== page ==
A proposal was made that there should be an incentive to other firms in Jerusalem to absorb as many dismissed Teva employees as possible.
Teva has received some NIS 22 billion in tax breaks and grants over the past decade, without any conditions regarding layoffs in return.
The 30-year journey from mass layoffs at socialist behemoth Koor to mass layoffs at capitalist flagship Teva is part of a global need for a new economic idea.
There are some 1,780 Jerusalemites employed at the city’s two branches of Teva, which for decades has been one of the country’s greatest industrial success stories.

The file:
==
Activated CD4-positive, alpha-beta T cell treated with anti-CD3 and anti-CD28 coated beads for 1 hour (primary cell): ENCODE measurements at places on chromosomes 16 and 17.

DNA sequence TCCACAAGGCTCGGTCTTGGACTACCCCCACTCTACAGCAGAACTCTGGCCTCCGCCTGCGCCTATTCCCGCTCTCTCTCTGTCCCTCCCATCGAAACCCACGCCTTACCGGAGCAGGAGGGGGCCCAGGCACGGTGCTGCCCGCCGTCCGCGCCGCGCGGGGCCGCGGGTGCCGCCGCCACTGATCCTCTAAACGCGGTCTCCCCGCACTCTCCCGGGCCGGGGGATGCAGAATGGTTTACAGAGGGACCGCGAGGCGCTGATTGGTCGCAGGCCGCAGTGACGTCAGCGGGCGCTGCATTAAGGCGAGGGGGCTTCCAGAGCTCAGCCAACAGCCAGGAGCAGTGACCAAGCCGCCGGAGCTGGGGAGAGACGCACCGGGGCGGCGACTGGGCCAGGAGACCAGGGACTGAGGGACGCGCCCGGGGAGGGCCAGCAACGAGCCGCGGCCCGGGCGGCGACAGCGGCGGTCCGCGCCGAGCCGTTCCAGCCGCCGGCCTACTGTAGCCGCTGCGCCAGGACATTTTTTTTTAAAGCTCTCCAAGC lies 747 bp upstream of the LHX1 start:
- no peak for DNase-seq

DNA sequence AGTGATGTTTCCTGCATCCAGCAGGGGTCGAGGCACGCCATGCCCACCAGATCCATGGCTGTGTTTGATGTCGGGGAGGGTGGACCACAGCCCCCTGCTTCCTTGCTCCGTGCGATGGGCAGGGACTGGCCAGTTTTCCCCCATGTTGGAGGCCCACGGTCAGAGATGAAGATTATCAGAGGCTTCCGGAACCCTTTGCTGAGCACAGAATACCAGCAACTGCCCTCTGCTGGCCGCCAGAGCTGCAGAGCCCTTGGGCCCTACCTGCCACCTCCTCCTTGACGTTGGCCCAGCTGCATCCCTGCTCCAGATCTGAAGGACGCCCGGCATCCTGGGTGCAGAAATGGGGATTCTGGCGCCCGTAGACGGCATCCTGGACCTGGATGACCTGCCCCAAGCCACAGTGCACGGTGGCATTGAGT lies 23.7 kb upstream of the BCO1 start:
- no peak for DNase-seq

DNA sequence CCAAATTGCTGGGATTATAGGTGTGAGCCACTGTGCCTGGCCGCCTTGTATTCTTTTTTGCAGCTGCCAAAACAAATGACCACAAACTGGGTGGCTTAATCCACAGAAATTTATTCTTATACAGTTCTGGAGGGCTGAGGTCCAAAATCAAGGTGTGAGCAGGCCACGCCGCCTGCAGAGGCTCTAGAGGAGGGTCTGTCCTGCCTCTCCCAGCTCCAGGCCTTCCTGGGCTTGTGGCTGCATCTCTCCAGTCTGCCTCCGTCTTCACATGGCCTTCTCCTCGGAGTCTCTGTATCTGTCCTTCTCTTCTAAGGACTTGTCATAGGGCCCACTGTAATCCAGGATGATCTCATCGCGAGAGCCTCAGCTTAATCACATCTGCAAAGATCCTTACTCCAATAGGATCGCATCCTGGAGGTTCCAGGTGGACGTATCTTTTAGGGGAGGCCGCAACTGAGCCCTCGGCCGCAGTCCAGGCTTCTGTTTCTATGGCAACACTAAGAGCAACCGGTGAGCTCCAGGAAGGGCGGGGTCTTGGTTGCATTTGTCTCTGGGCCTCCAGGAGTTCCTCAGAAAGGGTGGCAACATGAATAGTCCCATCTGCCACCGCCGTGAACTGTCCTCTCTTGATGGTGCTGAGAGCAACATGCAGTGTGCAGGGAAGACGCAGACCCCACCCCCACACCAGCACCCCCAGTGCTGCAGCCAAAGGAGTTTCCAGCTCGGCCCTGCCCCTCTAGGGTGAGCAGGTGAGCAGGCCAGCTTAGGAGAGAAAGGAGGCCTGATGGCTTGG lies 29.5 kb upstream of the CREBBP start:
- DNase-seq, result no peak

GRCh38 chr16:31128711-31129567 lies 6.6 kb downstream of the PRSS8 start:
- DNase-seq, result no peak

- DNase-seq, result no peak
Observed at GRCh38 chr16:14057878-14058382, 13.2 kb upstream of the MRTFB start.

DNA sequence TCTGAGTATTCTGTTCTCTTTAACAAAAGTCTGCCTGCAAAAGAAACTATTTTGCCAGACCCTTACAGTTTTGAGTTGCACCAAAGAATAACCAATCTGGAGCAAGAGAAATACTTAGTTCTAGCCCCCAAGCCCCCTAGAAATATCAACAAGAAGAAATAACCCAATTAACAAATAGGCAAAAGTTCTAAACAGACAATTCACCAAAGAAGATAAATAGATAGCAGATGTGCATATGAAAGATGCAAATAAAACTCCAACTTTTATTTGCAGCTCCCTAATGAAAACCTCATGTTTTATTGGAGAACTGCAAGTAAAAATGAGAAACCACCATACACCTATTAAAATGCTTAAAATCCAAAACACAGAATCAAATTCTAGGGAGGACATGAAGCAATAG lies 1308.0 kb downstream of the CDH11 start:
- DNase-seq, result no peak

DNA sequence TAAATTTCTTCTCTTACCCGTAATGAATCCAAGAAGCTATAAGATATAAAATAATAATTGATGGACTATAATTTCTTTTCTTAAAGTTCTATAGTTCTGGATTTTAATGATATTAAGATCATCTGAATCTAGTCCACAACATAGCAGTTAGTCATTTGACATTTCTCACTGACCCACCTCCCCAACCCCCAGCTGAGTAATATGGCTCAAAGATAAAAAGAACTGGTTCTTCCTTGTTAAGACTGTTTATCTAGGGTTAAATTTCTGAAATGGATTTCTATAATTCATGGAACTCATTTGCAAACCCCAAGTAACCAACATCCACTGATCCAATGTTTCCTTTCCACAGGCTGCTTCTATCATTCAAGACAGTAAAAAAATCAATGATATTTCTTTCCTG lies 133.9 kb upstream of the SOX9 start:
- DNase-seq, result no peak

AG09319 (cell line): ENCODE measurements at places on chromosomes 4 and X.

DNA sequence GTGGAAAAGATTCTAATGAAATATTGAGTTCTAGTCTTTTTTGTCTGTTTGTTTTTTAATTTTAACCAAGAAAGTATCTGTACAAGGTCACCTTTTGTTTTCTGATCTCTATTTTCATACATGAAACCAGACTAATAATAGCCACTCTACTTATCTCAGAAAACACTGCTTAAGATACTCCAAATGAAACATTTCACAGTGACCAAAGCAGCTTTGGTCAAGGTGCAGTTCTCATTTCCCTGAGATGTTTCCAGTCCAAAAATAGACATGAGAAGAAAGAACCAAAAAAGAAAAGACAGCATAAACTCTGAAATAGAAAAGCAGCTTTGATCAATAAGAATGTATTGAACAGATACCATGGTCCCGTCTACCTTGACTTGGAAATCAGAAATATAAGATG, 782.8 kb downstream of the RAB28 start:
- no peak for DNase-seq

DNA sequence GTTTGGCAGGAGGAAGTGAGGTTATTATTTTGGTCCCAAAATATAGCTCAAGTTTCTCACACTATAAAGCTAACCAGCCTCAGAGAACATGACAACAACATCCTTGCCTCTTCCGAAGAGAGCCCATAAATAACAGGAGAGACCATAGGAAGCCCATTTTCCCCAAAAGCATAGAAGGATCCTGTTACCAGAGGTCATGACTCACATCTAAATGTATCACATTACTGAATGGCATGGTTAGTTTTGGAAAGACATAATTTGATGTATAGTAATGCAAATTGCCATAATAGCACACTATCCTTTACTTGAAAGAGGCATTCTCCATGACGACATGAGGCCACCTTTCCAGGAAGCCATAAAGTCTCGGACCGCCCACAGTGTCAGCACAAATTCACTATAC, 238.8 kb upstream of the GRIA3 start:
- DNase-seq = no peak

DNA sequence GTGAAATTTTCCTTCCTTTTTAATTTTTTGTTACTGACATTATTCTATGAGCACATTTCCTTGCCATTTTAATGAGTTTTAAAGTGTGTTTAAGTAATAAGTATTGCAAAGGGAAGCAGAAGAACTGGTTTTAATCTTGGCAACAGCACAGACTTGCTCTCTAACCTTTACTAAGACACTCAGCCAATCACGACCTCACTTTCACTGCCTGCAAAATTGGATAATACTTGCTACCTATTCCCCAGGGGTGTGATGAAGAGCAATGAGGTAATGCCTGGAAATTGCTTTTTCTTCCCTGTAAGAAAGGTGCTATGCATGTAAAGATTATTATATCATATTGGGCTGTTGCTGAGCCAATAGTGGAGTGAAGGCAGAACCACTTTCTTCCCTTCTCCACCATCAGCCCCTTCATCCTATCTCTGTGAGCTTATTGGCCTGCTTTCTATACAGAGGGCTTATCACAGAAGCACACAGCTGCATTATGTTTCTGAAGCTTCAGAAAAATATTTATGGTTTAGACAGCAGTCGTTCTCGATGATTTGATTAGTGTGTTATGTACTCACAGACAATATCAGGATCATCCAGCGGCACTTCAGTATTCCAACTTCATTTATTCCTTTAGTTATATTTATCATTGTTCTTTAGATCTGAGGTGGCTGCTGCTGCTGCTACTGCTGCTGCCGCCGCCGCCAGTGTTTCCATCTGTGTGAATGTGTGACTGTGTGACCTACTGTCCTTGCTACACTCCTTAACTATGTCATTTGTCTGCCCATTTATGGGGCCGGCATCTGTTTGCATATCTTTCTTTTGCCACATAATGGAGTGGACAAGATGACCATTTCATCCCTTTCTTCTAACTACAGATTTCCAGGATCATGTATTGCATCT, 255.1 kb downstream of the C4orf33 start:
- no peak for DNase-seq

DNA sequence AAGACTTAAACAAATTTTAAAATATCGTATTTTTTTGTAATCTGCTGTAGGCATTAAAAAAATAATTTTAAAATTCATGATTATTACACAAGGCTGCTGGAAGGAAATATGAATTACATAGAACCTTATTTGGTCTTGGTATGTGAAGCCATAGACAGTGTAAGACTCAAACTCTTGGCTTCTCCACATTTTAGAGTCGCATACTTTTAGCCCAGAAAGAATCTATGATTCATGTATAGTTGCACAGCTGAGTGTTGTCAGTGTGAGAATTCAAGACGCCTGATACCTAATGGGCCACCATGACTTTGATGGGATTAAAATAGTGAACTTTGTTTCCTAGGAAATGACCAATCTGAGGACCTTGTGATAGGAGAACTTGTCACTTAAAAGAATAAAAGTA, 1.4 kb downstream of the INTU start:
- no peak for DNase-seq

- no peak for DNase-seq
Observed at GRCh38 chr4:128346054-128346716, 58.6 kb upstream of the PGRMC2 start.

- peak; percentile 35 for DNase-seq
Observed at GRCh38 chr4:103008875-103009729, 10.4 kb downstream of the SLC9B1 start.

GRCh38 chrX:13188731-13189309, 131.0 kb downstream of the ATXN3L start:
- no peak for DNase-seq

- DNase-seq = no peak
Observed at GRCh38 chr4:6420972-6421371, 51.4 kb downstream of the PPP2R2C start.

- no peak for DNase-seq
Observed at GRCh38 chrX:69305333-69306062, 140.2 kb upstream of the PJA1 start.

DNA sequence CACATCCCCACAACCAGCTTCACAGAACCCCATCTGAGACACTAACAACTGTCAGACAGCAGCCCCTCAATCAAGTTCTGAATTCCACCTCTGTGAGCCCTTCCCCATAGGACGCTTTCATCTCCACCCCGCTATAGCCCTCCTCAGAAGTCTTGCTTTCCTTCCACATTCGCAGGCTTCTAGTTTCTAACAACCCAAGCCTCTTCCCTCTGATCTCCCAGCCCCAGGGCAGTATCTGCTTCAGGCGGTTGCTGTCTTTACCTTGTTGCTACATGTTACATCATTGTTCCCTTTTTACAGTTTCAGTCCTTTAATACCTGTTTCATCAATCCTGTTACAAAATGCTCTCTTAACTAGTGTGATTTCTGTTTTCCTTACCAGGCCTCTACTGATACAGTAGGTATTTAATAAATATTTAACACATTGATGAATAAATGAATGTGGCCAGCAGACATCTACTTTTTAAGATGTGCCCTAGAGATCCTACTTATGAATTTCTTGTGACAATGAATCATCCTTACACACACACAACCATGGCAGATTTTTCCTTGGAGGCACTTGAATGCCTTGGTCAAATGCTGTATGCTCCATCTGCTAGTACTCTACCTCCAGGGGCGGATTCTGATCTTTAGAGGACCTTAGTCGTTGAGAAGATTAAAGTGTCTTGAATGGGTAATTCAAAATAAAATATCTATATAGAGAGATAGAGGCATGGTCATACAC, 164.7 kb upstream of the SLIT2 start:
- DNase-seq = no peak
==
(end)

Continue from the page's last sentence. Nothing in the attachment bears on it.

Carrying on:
Outside the meeting, thousands of soon-to-be laid-off Teva employees demonstrated with their families.
Teva’s fall is tragic. But we should not learn the wrong lessons.
If done right, Israel could turn the Teva crisis from a misfortune into an opportunity.
Prime Minister Benjamin Netanyahu said that American Vice President Pence is “a great friend of Israel and a great friend of Jerusalem.”
Morning flights halted at Ben-Gurion, public transit to operate as usual.
Teva has benefited from an estimated NIS 22 billion ($6.2b.) in tax breaks and subsidies from 2006 until today.